Data Analysis

Associations of participant characteristics with postpartum weight retention were evaluated using t tests, Wilcoxon rank sum, and chi square analyses. Independent effects of 6 month postpartum television viewing, physical activity, and diet on weight retention at 12 months postpartum were studied using multivariable logistic regression. Individual nutrients studied were fiber, glycemic index, total fat, saturated fat, and trans fat. Glycemic index and saturated fat intake were not associated with weight retention. Because intake of fiber, total fat, and trans fat were strongly correlated with each other, each nutrient was evaluated individually and then in combination with the others. Trans fat was studied most extensively, as it was associated with weight retention independent of the other nutrients.

Separate analyses were performed for television viewing, walking, and trans fat intake, and then these three primary predictors were included together in the same model. Each primary exposure was examined as a continuous variable, and in a secondary analysis in quartiles. Covariates were considered based on the review of the literature and included if they were independent predictors of weight retention or confounded associations of behaviors with postpartum weight retention. Included covariates were maternal sociodemographic factors, parity, pre-pregnancy BMI, gestational weight gain, breastfeeding, employment, and smoking. Gestation length was not included as it did not influence results. Postpartum depression, light/moderate and vigorous activity and the time between delivery and reporting of 1-year postpartum weight were investigated to determine whether they altered effect estimates for exposures of interest. Effect modification by parity (0, ≥1), race/ethnicity (white, nonwhite), and pre-pregnancy BMI (< or ≥25 kg/m2) were investigated using interaction terms and stratification.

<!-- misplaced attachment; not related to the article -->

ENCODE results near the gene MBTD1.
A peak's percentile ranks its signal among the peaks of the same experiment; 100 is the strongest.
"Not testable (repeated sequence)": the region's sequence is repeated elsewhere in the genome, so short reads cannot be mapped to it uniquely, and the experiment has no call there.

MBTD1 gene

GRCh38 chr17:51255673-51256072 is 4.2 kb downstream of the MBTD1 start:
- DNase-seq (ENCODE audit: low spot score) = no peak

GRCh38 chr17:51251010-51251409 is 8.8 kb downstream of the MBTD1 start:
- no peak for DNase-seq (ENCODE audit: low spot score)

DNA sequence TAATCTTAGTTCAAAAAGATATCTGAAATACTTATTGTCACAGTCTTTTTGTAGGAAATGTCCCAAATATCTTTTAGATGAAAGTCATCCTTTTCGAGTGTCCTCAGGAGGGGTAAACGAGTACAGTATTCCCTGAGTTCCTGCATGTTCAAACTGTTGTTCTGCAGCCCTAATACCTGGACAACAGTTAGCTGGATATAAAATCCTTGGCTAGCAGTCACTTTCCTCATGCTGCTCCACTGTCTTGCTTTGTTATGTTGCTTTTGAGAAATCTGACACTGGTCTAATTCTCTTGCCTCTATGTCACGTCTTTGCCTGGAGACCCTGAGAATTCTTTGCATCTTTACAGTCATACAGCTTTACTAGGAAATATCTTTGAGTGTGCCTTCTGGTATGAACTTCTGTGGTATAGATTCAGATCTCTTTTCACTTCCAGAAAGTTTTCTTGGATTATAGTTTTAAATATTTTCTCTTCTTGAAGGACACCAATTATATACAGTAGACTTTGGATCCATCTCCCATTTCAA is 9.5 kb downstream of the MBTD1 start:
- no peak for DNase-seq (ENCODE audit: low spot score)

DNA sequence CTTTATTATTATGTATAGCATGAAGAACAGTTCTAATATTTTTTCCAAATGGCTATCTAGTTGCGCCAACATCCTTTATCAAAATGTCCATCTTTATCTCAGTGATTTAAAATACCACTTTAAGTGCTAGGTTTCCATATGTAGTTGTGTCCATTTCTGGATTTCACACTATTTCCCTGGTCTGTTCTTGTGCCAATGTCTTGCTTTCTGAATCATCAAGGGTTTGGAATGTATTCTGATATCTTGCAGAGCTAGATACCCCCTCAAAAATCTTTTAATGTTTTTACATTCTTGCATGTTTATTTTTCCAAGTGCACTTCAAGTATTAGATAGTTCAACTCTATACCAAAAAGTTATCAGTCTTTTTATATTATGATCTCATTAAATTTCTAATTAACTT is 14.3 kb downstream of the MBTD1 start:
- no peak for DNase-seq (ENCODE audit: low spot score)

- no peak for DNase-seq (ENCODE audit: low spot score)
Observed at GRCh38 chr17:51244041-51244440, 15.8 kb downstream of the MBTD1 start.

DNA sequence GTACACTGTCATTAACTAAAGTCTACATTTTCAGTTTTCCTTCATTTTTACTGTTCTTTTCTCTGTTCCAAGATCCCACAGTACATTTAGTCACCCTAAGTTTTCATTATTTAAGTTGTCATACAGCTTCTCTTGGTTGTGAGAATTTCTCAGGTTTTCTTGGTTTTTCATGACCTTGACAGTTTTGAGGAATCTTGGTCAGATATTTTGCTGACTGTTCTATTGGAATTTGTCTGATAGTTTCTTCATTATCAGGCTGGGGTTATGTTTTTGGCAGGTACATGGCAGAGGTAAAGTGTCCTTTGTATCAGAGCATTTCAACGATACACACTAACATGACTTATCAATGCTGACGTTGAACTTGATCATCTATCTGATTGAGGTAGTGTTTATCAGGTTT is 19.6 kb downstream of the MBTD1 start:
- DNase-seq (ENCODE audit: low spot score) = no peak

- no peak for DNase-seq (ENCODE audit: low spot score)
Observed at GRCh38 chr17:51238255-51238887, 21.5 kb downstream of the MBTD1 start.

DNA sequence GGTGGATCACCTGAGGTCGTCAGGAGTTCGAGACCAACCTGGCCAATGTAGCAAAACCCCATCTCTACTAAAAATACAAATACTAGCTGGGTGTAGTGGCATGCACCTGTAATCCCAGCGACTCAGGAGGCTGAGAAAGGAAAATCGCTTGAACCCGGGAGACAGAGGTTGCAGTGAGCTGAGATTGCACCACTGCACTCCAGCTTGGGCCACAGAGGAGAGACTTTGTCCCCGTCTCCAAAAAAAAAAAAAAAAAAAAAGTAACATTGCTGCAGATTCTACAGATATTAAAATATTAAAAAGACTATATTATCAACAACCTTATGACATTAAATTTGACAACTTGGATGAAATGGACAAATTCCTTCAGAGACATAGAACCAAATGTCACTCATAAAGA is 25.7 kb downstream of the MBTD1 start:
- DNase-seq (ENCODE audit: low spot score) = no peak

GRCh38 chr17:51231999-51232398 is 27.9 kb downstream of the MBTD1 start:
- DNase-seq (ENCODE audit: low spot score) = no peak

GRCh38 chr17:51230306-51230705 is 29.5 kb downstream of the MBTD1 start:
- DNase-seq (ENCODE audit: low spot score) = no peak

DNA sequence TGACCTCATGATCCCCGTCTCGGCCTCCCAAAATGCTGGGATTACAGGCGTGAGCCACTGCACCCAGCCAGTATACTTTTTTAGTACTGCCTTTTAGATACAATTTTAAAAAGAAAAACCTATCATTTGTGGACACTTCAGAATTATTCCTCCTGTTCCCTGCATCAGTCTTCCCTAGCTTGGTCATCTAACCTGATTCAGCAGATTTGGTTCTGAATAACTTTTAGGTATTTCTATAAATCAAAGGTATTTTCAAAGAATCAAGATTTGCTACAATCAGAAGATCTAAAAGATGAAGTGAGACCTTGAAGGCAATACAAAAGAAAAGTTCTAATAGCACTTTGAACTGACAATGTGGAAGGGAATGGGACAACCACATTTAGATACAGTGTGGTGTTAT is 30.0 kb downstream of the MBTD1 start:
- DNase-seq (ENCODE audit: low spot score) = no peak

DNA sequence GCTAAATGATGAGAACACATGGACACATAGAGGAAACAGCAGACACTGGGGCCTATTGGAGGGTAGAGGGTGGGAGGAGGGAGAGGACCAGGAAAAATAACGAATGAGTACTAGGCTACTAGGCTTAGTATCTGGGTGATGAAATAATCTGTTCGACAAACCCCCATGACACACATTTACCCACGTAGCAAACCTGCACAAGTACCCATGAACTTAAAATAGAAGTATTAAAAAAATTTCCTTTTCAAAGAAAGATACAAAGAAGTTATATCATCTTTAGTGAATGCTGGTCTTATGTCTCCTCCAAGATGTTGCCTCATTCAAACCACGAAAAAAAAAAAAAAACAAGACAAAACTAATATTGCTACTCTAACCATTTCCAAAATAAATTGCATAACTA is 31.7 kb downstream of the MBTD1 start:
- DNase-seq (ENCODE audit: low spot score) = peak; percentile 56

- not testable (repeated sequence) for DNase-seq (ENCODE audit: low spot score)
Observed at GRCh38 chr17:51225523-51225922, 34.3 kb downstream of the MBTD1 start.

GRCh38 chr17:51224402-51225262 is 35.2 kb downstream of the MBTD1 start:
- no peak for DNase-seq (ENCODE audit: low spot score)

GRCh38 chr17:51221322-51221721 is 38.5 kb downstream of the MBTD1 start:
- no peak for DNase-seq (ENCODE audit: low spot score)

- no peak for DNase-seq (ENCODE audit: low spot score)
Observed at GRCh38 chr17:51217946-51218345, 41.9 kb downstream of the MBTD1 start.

Additionally, beneficial exposure categories were defined as trans fat intake < median, watching <2 hours of television daily, and walking ≥30 minutes daily. Women reporting 3, 2 or 1 beneficial behaviors were compared with those reporting no beneficial behaviors, adjusting for the same covariates as in the main analysis. All analyses were performed using SAS version 8.2 (SAS institute, Cary NC).


Participating women were 21% nonwhite, including 8% black and 5% Hispanic; 76% had graduated from college. Mean (SD) age was 33.0 (4.7) years and pre-pregnancy BMI 24.3 (4.8) kg/m2. At 6 months postpartum, women reported a mean (SD) of 1.7 (1.3) hours of television viewing, 0.7 (0.7) hours of walking, 0.2 (0.3) hours of moderate physical activity, and 0.2 (0.3) hours of vigorous physical activity per day. Mean (SD) reported daily intake of total fat was 30.7% (7.2) of total energy, and intake of trans fat was 1.1% (0.5) of total energy.

Mean weight retention was 0.6 kg, with a range of −17.3 to 25.5 kg; 111 mothers (12%) retained at least 5 kg. Time between delivery and reporting of 1-year postpartum weight (mean 13.2 months) was not associated with the amount of weight retained. Mothers who retained at least 5 kg were younger, heavier before pregnancy, more likely to be nonwhite, unmarried, primiparous, and have lower income, and to have gained an excessive amount of weight during pregnancy. At 6 months postpartum they reported more hours viewing television and more intake of trans fat (Table 1). In these unadjusted results, postpartum walking, light/moderate activity, vigorous activity, return to work, breastfeeding, rates of depression, and smoking habits did not differ (Table 1). Compared with pre-pregnancy, television viewing did not change (mean [SD] difference 0.05 [1.23] hours/day).22